In a 16-week study of 182 adult women with migraines 5-20 days per month, a three-arm, parallel-group, randomized, modified double-blind, controlled trial looked at three diets with (omega-3 fatty acids) EPA, DHA and the omega-6 fatty acid linoleic acid altered as controlled variables. EPA and DHA are the long-chain omega-3 fatty acids associated with anti-inflammatory benefits, while linoleic acid (omega-6) is a type of polyunsaturated fat found in plant-based fats such as vegetable oil, nuts and seeds. While Omega-6 was not beneficial, omega-3 supplements offer headache relief benefits.

Omega-3 and Omega-6 Fatty Acids

Omega Fatty Acid Group 1 Group 2 Group 3
Omega-3 (EPA + DHA) 1.5 g/day 1.5 g/day Maintain EPA + DHA at <150 mg/day
Omega-6 (Linoleic acid) 7% of energy (calories) Decrease linoleic acid to ≤1.8% of energy Maintain linoleic acid at 7% of energy (calories)

Blood tests and a six-item questionnaire assessing headache impact on quality of life were administered at the beginning and end of the study, and participants kept an electronic diary detailing headache frequency.

Researchers found both Groups 1 and 2 diets reduced the frequency and severity of headaches compared to the control group but did not significantly improve quality of life. Group 1 (high omega-3) saw a reduction of 2 headache days per month, while Group 2 (high omega-3 and lowered omega-6) saw a reduction of 4 headache days per month. In addition, participants in Groups 1 and 2 reported shorter headaches that were less severe than those in the control group.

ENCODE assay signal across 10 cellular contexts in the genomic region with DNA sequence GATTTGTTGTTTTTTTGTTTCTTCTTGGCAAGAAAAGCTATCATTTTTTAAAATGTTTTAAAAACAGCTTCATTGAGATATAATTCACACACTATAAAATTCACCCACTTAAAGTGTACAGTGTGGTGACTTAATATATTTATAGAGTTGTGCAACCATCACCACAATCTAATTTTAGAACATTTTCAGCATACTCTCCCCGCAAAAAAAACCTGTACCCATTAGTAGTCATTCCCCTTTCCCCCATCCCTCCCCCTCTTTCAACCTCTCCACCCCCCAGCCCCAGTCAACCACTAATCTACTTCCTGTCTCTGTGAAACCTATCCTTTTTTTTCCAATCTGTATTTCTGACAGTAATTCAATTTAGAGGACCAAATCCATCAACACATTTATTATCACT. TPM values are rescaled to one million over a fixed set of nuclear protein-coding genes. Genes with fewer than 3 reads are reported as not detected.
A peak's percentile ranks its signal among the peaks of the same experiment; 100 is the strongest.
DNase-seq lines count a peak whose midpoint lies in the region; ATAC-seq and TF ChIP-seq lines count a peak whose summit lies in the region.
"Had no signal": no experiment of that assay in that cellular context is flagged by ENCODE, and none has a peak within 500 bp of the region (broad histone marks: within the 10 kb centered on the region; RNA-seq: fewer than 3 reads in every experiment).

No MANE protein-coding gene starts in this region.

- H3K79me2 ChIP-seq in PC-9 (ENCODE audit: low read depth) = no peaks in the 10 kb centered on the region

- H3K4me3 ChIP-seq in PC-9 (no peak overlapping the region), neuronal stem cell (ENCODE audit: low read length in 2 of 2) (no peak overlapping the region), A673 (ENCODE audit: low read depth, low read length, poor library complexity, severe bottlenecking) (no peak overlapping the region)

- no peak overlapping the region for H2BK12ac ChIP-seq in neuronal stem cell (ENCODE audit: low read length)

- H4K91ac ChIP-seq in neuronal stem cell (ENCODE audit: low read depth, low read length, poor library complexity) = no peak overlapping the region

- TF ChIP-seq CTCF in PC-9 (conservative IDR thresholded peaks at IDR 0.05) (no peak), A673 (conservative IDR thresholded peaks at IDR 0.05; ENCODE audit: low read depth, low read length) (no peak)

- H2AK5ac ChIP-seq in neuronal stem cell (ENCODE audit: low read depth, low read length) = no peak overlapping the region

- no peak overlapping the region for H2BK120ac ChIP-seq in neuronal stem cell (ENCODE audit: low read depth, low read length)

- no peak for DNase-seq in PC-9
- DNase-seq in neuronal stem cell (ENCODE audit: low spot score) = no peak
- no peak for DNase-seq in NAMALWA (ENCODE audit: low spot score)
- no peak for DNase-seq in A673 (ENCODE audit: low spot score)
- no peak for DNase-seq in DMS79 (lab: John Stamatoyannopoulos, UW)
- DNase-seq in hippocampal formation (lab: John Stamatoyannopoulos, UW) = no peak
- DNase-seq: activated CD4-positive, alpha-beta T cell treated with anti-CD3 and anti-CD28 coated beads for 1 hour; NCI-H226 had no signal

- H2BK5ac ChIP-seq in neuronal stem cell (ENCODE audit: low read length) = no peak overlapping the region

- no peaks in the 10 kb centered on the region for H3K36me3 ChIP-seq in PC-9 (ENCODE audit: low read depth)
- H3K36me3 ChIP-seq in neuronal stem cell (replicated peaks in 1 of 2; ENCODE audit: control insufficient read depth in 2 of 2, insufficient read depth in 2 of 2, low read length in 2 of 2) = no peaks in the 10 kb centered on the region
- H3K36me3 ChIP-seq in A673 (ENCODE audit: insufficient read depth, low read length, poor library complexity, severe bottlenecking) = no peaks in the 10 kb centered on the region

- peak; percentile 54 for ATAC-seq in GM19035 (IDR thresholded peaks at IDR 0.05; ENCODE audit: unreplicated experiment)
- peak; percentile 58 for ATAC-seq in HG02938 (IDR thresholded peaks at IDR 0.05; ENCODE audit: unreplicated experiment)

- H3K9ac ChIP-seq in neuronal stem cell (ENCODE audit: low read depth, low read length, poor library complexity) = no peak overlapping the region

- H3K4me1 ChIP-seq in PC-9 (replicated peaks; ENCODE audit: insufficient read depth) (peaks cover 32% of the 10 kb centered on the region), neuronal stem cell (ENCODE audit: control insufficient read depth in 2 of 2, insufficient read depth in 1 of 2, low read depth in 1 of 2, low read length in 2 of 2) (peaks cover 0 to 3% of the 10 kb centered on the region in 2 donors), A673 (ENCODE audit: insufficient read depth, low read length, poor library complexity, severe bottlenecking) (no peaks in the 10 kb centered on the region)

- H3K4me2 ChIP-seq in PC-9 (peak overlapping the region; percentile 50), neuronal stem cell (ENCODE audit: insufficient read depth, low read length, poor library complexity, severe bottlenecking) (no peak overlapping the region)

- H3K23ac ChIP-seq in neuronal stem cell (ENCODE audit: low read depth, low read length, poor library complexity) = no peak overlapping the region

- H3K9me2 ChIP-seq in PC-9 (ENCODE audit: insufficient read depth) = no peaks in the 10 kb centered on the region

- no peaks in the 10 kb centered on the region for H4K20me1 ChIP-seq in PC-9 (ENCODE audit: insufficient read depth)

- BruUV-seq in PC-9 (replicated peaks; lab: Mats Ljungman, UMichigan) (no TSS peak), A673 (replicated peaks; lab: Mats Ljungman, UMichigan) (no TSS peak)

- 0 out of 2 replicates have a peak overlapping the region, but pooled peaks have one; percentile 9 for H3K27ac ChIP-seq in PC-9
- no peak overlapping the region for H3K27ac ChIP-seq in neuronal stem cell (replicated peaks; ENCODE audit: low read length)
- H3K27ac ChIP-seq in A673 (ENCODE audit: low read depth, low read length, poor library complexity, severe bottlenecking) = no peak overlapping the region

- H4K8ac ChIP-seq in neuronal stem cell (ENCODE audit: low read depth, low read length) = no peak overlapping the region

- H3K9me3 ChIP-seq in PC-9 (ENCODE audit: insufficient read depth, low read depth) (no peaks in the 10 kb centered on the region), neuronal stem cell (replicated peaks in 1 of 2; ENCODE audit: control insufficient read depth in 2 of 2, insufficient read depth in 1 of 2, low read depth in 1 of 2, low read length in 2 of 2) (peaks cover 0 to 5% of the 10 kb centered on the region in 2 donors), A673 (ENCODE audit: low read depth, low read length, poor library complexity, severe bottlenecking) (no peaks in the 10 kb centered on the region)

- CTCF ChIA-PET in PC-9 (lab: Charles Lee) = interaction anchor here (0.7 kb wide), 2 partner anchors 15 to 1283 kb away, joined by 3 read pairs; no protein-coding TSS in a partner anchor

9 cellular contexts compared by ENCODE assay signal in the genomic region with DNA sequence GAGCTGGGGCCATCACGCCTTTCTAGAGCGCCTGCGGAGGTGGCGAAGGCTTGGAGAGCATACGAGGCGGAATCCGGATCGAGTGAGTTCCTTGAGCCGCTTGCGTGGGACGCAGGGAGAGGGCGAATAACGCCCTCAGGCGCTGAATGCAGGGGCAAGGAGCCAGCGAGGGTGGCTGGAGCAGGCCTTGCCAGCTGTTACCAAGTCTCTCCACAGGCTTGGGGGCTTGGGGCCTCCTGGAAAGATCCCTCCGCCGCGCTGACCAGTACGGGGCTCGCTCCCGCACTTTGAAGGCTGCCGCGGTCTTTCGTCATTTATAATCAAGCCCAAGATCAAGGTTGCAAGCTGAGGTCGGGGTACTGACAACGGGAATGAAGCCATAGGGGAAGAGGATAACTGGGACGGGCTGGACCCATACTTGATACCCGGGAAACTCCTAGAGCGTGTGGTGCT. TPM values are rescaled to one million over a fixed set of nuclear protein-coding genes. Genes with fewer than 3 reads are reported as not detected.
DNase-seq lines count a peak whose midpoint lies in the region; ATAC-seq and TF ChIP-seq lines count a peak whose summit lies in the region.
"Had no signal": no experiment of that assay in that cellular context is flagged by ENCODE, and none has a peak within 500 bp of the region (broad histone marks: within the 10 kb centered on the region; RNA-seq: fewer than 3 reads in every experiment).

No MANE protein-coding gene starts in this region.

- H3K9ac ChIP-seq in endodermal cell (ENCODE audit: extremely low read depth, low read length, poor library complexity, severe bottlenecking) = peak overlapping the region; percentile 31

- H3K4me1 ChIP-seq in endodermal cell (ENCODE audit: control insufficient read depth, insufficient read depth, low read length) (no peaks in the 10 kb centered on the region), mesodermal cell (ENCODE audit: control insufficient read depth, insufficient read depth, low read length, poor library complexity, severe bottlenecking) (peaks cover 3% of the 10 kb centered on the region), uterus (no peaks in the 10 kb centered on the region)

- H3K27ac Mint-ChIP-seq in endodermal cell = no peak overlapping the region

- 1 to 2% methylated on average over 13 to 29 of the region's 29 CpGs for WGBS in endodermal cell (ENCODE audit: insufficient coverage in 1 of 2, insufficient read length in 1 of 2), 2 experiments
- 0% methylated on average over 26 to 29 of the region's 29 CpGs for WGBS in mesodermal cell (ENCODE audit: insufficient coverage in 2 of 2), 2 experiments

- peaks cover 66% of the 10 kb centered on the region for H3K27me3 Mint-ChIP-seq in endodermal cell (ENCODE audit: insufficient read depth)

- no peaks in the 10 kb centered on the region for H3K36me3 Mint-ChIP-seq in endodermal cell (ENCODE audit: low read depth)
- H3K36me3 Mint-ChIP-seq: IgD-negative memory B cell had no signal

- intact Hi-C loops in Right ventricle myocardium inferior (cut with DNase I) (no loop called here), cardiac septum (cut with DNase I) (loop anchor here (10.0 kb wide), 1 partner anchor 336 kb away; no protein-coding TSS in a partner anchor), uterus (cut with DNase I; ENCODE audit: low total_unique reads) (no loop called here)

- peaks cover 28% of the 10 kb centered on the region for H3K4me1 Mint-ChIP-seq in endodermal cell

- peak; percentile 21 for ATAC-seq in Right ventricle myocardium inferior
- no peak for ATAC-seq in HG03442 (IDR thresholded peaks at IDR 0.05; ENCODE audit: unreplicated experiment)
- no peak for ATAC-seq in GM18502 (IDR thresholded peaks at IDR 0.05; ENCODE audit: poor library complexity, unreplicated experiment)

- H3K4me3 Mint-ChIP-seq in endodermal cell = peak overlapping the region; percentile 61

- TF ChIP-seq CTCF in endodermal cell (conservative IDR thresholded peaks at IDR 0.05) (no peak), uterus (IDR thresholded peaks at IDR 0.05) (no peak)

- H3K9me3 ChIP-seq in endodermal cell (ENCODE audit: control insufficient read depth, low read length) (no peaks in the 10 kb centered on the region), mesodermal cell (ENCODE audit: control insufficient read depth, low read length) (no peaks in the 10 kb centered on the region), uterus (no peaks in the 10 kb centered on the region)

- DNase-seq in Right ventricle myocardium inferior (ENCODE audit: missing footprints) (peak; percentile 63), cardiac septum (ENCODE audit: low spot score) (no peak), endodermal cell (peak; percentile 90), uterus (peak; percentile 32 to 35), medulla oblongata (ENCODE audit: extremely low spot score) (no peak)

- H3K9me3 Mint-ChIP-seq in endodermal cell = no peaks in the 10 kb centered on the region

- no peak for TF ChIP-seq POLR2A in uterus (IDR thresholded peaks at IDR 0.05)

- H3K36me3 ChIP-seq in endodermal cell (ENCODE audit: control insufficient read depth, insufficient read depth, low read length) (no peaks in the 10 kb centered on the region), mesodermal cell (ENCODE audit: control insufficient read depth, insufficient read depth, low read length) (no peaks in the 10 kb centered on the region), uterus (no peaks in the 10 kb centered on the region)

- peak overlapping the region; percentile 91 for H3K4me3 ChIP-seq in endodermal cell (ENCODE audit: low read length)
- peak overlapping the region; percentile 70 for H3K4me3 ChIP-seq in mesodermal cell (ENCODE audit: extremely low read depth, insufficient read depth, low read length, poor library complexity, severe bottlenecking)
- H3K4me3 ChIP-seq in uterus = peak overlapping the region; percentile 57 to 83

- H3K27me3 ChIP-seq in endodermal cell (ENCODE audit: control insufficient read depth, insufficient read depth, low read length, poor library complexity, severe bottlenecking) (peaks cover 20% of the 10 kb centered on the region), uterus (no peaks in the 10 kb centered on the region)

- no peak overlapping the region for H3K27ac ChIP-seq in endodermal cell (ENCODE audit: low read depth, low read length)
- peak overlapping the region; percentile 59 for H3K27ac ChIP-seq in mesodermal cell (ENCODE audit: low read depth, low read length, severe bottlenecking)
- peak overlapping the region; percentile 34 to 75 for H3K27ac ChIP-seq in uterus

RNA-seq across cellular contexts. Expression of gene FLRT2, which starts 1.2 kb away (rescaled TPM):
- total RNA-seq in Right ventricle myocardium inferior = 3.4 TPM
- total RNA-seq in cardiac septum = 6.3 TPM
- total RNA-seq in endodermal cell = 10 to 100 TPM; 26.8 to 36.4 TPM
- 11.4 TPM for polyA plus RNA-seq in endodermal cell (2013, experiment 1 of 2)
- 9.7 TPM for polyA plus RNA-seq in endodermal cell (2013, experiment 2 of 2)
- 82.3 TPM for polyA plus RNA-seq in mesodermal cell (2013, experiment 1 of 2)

Cooper Complete Products Containing Omega fatty acids: Advanced Omega-3 supplement 1.2 g EPA + DHA in two softgels.

Vitamin B2 (Riboflavin)

The B vitamin riboflavin helps convert food into energy in the body and is important for mitochondrial function. The recommended daily amount (RDA) of riboflavin for adult men is 1.3 and 1.1 mg for women. In the diet, milk and dairy are the biggest source of riboflavin consumed, followed by fortified bread and cereal.

Mitochondrial dysfunction is suspected to play a role in some types of migraines, riboflavin supplementation has been studied, and multiple studies have shown favorable results for high levels of vitamin B2 reducing the number of migraine occurrences. This is exciting, as riboflavin supplements have few side effects. One example is a three-month, randomized trial of 55 people. Some were given 400 mg of B2 as compared to the placebo group. The B2 group saw a significant reduction in the number of migraine attacks per month as opposed to only 15 percent of the placebo group. Markedly, the majority of those given B2 experienced a reduction of two migraines per month, which represents more than a 50 percent decrease in the number of migraine attacks.